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Estate taxation, entrepreneurship, and wealth

  • Marco Cagetti
  • Mariacristina De Nardi

We study the effects of abolishing estate taxation in a quantitative and realistic framework that includes the key features that policy makers are worried about: business investment, borrowing constraints, estate transmission, and wealth inequality. We use our model to estimate effective estate taxation. We consider various tax instruments to reestablish fiscal balance when abolishing estate taxation. We find that abolishing estate taxation would not generate large increases in inequality, and would, in some cases, generate increases in aggregate output and capital accumulation. If, however, the resulting revenue shortfall were financed through increased income or consumption taxation, the immensely rich, and the old among those in particular, would experience a welfare gain, at the cost of welfare losses for the vast majority of the population.

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Paper provided by Federal Reserve Bank of Chicago in its series Working Paper Series with number WP-07-08.

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Date of creation: 2007
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Handle: RePEc:fip:fedhwp:wp-07-08
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  1. William M. Gentry & R. Glenn Hubbard, 2000. "Entrepreneurship and Household Saving," NBER Working Papers 7894, National Bureau of Economic Research, Inc.
  2. Timothy J. Kehoe & David K. Levine, 1992. "Debt constrained asset markets," Working Papers 445, Federal Reserve Bank of Minneapolis.
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  4. Ana Castaneda & Javier Diaz-Gimenez & Jose-Victor Rios-Rull, 2003. "Accounting for the U.S. Earnings and Wealth Inequality," Journal of Political Economy, University of Chicago Press, vol. 111(4), pages 818-857, August.
  5. Marco Cagetti & Mariacristina De Nardi, 2005. "Entrepreneurship, frictions, and wealth," Working Paper Series WP-05-09, Federal Reserve Bank of Chicago.
  6. Aaron, Henry J. & Munnell, Alicia H., 1992. "Reassessing the Role for Wealth Transfer Taxes," National Tax Journal, National Tax Association, vol. 45(2), pages 119-43, June.
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  13. Juan Carlos Conesa & Dirk Krueger, 2002. "On the Optimal Progressivity of the Income Tax Code," Centro de Alti­simos Estudios Ri­os Pe©rez(CAERP) 4, Centro de Altisimos Estudios Rios Perez (CAERP).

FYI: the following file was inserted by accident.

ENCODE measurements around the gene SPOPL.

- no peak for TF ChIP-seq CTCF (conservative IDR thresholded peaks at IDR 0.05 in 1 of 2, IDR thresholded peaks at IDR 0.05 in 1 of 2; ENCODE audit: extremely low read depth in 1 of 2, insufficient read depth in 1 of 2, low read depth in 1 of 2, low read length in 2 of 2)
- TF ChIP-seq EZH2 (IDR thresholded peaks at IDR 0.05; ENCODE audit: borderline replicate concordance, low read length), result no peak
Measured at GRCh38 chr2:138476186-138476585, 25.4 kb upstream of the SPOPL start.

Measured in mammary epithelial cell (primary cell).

14. Mark Gertler, 1997. "Government Debt and Social Security in a Life-Cycle Economy," NBER Working Papers 6000, National Bureau of Economic Research, Inc.
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  21. Orazio Attanasio & Erich Battistin & Hidehiko Ichimura, 2004. "What Really Happened to Consumption Inequality in the US?," NBER Working Papers 10338, National Bureau of Economic Research, Inc.
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  24. Albuquerque, R. & Hopenhayn, H.A., 1997. "Optimal Dynamic Lending Contracts with Imperfect Enforceability," RCER Working Papers 439, University of Rochester - Center for Economic Research (RCER).
  25. Gouveia, Miguel & Strauss, Robert P., 1994. "Effective Federal Individual Tax Functions: An Exploratory Empirical Analysis," National Tax Journal, National Tax Association, vol. 47(2), pages 317-39, June.
  26. Douglas Gollin, 2002. "Getting Income Shares Right," Journal of Political Economy, University of Chicago Press, vol. 110(2), pages 458-474, April.
  27. Sagiri Kitao, 2008. "Entrepreneurship, taxation and capital investment," Review of Economic Dynamics, Elsevier for the Society for Economic Dynamics, vol. 11(1), pages 44-69, January.
  28. Joel Slemrod & Wojciech Kopczuk, 2000. "The Impact of the Estate Tax on the Wealth Accumulation and Avoidance Behavior of Donors," NBER Working Papers 7960, National Bureau of Economic Research, Inc.
  29. Vincenzo Quadrini & José-Víctor Ríos-Rull, 1997. "Understanding the U.S. distribution of wealth," Quarterly Review, Federal Reserve Bank of Minneapolis, issue Spr, pages 22-36.
  30. Tauchen, George & Hussey, Robert, 1991. "Quadrature-Based Methods for Obtaining Approximate Solutions to Nonlinear Asset Pricing Models," Econometrica, Econometric Society, vol. 59(2), pages 371-96, March.
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